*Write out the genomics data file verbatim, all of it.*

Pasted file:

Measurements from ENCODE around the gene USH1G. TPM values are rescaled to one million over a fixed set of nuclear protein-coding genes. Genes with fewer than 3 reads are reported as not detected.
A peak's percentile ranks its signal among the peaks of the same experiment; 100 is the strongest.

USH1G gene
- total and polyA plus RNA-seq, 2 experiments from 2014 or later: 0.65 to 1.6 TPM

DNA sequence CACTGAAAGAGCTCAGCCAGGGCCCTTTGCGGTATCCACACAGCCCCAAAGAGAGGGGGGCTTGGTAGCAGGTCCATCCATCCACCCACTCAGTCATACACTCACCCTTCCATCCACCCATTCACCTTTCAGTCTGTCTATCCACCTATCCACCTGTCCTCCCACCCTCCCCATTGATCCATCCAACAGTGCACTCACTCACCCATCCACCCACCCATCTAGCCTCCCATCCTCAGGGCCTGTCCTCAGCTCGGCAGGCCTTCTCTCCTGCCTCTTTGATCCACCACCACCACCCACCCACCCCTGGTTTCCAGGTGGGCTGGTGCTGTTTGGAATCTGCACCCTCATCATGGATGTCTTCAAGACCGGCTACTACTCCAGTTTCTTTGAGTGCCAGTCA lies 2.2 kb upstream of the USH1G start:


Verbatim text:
Measurements from ENCODE around the gene USH1G. TPM values are rescaled to one million over a fixed set of nuclear protein-coding genes. Genes with fewer than 3 reads are reported as not detected.
A peak's percentile ranks its signal among the peaks of the same experiment; 100 is the strongest.

USH1G gene
- total and polyA plus RNA-seq, 2 experiments from 2014 or later: 0.65 to 1.6 TPM

DNA sequence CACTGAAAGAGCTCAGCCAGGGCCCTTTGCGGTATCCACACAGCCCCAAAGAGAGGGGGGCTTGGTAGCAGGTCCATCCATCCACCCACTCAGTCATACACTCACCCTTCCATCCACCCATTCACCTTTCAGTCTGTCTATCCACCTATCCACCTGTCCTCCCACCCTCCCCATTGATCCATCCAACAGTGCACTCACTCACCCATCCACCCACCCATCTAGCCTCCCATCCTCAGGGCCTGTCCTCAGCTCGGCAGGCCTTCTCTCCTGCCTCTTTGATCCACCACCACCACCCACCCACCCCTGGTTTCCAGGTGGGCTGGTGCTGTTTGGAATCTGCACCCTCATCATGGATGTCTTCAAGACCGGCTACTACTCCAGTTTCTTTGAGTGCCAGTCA lies 2.2 kb upstream of the USH1G start: